We made single slices of toast (using white bread) on medium and dark settings, preferring models that produced evenly golden-brown medium toast, with crisp exteriors and moist interiors; and dark toast that was a deep, appealing brown, not burned. We also toasted multiple batches of six slices to evaluate the heating patterns in the ovens, rating highly those that produced uniformly browned batches. Scores on these tasks were averaged.


We baked lemon cookies, melted cheese on tuna sandwiches, heated frozen pizzas and macaroni and cheese casseroles, and roasted whole chickens, averaging the scores from each test.


We looked for solid construction, easy cleanup, and straightforward controls that didn’t constantly send us back to the manual.


Using a thermocouple to gauge accuracy, we tested how well empty ovens held the standard temperature of 350 degrees.

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The Results


Design Trifecta 360 Knife Block

Admittedly expensive, this handsome block certainly seemed to live up to its billing as “the last knife block you ever have to buy.” The heaviest model in our testing, this block was ultrastable, and its durable bamboo exterior was a breeze to clean. Well-placed medium-strength magnets made it easy to attach all our knives, and a rotating base gave us quick access to them. One tiny quibble: The blade of our 12-inch slicing knife stuck out a little.


Schmidt Brothers Downtown Block

This roomy block completely sheathed our entire winning knife set using just one of its two sides—and quite securely, thanks to long, medium-strength magnet bars. Heavy, with a grippy base, this block was very stable. An acrylic guard made this model extra-safe but also made it a little trickier to insert knives and to clean; the wood block itself showed some minor cosmetic scratching during use.


Schmidt Brothers Midtown Block

This smaller version of the Downtown Block secured all our knives nicely, though the blade of the slicing knife stuck out a bit. With a base lined with grippy material, this block was very stable. An acrylic guard afforded extra protection against contact with blades but made it a little harder to insert knives and to clean; the wood itself got a little scratched during use.

Recommended with Reservations

Swissmar Bamboo Magnetic Knife Block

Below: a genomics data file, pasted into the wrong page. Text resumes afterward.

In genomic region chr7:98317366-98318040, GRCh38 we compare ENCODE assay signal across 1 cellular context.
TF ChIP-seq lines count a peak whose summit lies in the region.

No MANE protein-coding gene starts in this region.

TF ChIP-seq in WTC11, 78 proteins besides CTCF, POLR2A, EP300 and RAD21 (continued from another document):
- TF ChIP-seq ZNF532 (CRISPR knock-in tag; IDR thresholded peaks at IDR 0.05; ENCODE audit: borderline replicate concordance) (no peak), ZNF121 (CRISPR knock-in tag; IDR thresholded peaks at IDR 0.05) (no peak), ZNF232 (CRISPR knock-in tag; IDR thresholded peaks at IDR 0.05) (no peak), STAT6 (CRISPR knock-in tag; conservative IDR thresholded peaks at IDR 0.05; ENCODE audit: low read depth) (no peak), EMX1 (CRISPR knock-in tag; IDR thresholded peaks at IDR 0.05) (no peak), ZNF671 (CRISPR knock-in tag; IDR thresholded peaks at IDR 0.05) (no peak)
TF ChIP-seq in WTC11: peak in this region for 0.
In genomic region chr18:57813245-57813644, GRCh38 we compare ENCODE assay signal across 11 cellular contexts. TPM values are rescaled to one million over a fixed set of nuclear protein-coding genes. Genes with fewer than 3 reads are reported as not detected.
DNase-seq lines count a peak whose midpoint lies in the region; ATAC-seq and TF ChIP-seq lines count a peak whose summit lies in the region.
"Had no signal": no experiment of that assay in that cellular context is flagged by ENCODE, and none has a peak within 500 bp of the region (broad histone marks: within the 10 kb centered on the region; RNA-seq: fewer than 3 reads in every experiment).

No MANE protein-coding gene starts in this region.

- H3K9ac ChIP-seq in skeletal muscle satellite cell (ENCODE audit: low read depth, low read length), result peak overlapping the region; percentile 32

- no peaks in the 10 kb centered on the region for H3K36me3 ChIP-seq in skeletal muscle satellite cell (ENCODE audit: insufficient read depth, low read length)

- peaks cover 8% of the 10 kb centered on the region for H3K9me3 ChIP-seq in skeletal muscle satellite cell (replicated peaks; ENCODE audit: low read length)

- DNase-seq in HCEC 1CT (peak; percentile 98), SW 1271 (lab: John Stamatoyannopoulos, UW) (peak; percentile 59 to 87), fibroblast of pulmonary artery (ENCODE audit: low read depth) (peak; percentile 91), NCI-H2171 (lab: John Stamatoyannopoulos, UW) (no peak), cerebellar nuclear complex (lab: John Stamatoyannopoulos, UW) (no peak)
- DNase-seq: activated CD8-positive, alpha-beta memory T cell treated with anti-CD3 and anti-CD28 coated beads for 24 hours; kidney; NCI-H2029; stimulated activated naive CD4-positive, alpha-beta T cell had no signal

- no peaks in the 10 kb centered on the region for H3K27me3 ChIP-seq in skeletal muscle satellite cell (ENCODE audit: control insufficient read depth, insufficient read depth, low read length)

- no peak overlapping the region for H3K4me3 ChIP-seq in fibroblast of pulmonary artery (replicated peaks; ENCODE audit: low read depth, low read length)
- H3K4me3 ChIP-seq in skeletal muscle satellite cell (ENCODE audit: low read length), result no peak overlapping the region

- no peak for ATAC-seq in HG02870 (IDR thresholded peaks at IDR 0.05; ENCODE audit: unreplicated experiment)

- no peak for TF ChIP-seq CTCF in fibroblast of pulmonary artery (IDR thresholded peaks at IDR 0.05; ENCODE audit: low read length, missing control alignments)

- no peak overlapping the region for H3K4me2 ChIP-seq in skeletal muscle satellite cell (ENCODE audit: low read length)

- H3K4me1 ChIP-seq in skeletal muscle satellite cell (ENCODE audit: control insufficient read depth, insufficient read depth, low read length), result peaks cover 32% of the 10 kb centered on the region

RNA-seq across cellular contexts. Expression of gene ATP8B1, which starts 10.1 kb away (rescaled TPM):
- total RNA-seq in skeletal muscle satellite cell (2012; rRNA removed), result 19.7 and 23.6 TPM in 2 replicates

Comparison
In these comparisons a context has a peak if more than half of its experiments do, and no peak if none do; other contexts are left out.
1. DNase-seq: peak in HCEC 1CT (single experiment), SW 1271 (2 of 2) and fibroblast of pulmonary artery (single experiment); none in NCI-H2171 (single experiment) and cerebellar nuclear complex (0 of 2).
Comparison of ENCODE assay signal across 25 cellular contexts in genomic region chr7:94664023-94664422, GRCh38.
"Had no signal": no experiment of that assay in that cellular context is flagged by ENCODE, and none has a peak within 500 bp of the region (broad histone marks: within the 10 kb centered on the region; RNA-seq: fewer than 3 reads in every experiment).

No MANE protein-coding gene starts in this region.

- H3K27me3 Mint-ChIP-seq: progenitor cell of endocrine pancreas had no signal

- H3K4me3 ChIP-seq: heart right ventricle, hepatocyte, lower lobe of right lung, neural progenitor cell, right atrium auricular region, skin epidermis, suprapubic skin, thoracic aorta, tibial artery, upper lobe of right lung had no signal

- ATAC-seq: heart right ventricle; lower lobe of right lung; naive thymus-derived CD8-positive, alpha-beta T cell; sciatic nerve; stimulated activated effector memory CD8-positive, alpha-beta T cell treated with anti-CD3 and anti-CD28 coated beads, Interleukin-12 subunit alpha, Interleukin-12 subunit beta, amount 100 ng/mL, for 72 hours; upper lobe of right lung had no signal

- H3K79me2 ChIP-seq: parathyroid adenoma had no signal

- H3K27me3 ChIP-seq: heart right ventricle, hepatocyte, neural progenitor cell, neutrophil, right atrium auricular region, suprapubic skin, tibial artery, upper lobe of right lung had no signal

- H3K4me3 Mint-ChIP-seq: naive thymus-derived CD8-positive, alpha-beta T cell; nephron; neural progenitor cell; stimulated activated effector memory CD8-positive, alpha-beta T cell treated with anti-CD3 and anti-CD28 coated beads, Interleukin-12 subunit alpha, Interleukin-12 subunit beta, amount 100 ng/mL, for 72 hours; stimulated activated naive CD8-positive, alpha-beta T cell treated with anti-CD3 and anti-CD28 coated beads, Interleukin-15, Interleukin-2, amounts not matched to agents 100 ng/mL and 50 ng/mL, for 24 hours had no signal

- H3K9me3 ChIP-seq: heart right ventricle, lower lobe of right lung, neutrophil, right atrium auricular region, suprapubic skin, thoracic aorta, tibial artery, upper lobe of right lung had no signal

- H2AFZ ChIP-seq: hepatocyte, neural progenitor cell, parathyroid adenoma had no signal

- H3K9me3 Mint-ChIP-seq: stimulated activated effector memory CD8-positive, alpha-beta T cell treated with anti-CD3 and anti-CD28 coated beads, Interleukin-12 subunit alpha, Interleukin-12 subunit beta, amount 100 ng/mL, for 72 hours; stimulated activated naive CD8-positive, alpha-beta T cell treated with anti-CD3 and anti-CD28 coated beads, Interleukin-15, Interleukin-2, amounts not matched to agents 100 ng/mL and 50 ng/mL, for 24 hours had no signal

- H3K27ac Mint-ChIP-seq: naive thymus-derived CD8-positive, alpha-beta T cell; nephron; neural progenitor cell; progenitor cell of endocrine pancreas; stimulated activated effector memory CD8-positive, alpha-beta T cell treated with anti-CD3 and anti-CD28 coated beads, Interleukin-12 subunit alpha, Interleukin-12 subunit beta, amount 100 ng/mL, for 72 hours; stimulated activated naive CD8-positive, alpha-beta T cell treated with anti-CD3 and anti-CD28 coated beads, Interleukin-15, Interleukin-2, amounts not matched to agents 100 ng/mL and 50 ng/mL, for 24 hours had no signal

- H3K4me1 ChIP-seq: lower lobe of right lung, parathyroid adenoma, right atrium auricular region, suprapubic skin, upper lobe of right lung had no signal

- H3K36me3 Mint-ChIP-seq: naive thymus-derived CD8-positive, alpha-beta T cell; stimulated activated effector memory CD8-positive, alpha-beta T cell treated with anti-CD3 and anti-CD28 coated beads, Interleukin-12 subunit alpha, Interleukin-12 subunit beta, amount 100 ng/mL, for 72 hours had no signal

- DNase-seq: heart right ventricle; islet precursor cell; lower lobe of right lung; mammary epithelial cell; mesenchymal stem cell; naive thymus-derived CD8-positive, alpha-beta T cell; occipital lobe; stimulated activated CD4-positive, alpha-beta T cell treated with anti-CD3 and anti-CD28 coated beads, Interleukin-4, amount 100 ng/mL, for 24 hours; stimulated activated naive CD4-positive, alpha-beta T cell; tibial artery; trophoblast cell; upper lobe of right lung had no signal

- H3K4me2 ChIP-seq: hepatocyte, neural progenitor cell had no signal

This small, scratch-resistant model had a stable, rubber-lined base and could hold all our knives, though the blade of the 12-inch slicing knife stuck out a bit. But inch-long gaps between its small magnets made coverage uneven and forced us to find the magnetic hot spots in order to secure the knives. Its acrylic guard made it safer to use but harder to insert knives and to clean.

Not Recommended

Messermeister Walnut Magnet Block

This handsome block was done in by its shape—a tippy, top-heavy quarter-circle that wasn’t tall or broad enough to keep the blades of three knives from poking out. It lacked a nonslip base, and its extra-strong magnets made it unnerving to attach or remove our heavy cleaver. Finally, it got a bit scratched after extensive use.


Epicurean Standing Knife Rack 12"

This magnetic block sheathed all our knives completely, though with a bit of crowding. But it was hard to insert each knife without hitting the block’s decorative slats on way down, and because the block was light and narrow, it wobbled when bumped. Worse, we couldn’t take it apart, so splatters that hit the interior were there to stay. Additionally, the outside stained easily, and when we wiped it down, the unit smelled like wet dog.


Kapoosh Rondelle Knife Block

This model stabilized knives with a mass of stiff, spaghetti-like bristles that shed and nicked easily after extensive use, covering our knives with plastic debris. While all our knives fit securely, several of the blades stuck out, making this unit feel less safe overall. Finally, though the bristles could be removed and cleaned in the dishwasher, their nooks and crannies made this block hard to wash by hand.


Kuhn Rikon Vision Knife Block, Clear

This plastic block required us to aim each knife into the folds of an accordion-pleated insert that was removable for easy cleaning but got nicked easily with repeated use. Because we could only insert the knives vertically, longer knife blades stuck out; a cleaver was too wide to fit. The lightest model in our lineup, this block was dangerously top-heavy when loaded with knives.